Newly Published
Images in Anesthesiology  |   June 2019
Split Larynx
Author Notes
  • From the Department of Neuroanaesthesiology and Critical Care, All India Institute of Medical Sciences, New Delhi, India.
  • Correspondence: Address correspondence to Dr. Bindra: dr_ashi2208@yahoo.com
Article Information
Images in Anesthesiology / Airway Management / Respiratory System
Images in Anesthesiology   |   June 2019
Split Larynx
Anesthesiology Newly Published on June 24, 2019. doi:10.1097/ALN.0000000000002867
Anesthesiology Newly Published on June 24, 2019. doi:10.1097/ALN.0000000000002867
A 30-YEAR-OLD male, intubated due to respiratory distress after cervical spine injury, required endotracheal tube exchange due to high airway pressures. In this unique laryngoscopic video (C-MAC; Karl Storz-Endoscope, Germany) view, the glottis seems to be split into an anterior triangular and a posterior circular portion secondary to the presence of bilateral vocal cord granulomas. The posterior portion may be mistaken for the esophageal inlet, and attempts to insert the endotracheal tube into the smaller anterior portion can result in trauma and complicate airway management.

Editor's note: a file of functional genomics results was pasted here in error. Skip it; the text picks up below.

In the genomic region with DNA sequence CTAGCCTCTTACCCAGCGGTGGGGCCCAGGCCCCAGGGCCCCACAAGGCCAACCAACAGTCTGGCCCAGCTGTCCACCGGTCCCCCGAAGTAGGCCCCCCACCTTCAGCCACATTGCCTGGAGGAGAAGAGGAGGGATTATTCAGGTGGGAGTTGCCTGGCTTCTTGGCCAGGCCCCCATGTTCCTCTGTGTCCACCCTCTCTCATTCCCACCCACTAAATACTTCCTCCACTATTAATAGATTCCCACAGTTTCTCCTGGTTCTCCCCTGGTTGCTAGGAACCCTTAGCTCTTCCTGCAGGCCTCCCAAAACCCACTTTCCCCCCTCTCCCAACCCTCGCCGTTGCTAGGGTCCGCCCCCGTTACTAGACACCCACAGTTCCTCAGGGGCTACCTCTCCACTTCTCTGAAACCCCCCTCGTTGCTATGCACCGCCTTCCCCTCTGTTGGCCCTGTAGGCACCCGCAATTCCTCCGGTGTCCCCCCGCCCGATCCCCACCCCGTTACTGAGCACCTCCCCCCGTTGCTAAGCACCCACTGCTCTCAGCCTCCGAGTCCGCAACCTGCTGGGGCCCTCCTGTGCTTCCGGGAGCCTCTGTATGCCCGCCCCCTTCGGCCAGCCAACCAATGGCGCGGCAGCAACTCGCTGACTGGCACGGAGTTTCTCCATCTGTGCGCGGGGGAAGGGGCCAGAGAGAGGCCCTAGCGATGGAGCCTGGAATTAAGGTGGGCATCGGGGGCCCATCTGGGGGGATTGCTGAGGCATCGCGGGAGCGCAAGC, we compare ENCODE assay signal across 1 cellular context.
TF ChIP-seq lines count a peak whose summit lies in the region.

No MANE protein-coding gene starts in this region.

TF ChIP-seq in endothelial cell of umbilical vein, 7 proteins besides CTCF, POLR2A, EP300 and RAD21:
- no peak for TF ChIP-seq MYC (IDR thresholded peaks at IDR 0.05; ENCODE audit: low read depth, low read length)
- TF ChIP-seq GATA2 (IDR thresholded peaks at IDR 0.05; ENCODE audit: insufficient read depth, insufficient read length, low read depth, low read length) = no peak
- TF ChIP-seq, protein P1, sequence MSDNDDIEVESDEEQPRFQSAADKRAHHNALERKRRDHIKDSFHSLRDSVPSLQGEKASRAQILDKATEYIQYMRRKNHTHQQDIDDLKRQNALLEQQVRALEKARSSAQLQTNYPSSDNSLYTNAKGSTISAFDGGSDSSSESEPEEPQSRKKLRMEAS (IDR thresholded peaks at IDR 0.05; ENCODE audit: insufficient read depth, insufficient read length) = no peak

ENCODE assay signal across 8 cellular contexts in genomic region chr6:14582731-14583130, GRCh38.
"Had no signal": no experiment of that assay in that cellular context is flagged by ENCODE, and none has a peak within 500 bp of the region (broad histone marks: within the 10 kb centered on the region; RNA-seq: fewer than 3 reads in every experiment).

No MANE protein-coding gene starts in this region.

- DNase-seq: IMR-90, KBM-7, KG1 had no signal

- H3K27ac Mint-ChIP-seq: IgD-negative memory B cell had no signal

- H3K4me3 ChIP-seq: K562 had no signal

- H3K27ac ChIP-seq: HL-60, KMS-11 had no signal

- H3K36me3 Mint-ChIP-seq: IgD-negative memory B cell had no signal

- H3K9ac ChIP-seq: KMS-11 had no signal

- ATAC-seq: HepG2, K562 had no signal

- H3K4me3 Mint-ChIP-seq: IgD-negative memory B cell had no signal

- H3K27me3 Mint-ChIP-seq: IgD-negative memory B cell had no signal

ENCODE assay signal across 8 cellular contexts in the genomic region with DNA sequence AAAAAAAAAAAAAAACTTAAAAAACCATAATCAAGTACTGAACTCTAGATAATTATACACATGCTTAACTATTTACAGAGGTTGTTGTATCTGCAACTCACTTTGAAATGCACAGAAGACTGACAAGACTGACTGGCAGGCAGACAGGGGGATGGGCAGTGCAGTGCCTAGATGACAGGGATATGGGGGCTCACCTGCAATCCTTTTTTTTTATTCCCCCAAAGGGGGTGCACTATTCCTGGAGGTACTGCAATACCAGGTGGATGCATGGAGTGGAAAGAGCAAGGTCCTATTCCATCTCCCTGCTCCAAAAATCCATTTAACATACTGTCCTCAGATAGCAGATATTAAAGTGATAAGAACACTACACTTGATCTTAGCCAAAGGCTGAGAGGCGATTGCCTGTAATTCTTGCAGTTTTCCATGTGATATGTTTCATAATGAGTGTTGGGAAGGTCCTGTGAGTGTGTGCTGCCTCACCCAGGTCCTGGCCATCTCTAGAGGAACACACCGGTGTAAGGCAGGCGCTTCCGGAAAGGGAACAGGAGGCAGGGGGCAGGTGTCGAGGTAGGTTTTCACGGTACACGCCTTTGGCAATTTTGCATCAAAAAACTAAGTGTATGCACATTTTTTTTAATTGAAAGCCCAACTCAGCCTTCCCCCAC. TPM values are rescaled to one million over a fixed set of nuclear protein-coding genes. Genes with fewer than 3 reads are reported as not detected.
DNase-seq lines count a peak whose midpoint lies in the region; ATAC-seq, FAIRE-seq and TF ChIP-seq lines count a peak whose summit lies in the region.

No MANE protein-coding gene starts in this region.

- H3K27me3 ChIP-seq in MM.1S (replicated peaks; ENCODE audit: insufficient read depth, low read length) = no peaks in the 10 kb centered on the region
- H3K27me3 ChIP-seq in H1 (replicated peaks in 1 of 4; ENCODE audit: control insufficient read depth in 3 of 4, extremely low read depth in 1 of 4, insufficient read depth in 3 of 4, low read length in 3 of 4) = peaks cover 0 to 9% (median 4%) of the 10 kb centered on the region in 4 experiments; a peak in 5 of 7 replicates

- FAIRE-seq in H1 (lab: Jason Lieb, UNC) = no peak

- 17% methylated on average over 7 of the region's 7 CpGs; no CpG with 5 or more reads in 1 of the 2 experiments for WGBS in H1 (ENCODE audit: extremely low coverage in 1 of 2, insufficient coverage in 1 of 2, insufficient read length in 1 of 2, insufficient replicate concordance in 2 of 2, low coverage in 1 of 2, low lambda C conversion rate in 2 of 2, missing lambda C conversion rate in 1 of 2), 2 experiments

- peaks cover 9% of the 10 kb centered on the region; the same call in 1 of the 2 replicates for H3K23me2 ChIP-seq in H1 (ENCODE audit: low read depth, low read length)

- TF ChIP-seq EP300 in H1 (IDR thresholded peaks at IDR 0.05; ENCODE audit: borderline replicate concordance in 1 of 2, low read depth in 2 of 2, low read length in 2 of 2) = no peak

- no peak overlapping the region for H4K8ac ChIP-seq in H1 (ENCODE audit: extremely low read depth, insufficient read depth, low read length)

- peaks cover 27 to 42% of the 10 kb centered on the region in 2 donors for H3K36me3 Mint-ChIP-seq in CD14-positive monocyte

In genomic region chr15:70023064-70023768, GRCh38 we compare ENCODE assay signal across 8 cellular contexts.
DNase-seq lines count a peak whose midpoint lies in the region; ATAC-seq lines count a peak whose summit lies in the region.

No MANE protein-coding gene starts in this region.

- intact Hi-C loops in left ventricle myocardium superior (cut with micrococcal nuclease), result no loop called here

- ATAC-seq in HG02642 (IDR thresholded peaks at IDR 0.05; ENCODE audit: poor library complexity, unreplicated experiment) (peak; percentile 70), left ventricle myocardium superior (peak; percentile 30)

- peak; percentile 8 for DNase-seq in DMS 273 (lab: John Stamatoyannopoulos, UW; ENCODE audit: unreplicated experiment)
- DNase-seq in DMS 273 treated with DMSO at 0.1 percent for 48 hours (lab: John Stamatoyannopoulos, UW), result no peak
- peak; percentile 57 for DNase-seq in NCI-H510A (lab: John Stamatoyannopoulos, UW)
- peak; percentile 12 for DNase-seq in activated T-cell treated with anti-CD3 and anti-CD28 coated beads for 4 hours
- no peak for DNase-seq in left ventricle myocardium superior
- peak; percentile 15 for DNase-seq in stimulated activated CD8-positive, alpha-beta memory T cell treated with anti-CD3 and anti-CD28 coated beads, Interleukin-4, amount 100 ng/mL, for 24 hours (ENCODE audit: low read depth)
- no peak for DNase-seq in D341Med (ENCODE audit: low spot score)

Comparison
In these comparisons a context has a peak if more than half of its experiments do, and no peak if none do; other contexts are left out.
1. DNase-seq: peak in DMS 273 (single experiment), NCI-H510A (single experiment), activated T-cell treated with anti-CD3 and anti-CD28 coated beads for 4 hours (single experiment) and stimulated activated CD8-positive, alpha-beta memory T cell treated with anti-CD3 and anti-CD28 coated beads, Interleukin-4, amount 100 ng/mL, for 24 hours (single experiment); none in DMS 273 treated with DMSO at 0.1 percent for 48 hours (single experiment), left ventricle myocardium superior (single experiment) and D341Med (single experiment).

Granulomas are soft, lobulated, benign masses usually found on the arytenoids due to perichondral inflammation after traumatic or prolonged intubation, oversized endotracheal tube, excessive cuff pressure, and/or laryngopharyngeal reflux.1  Airway management is challenging, since proper identification of the laryngeal inlet is made difficult by the altered anatomy. On laryngoscopy, visualizing tracheal rings in the subglottic area gives a clue that the view is tracheal rather than esophageal. Repeated attempts to place the endotracheal tube either anteriorly or posteriorly should be avoided since the laryngeal cavity is not actually split. Liberal airway anesthesia, flexible bronchoscopy, and a smaller sized endotracheal tube may help to navigate beyond the lesion in fewer attempts without causing undue trauma, bleeding, or airway obstruction.2,3  Extubation should be attempted cautiously, with large granulomas causing stridor and respiratory distress. Smaller granulomas may present innocuously with hoarseness and voice changes postoperatively. Management is essentially conservative and involves removal of the irritant or causative factor, antireflux therapy, and steroids. Most granulomas spontaneously decrease in size and resolve in 4 to 6 weeks. Surgical treatment can be offered with otorhinolaryngology consultation in unresolving lesions.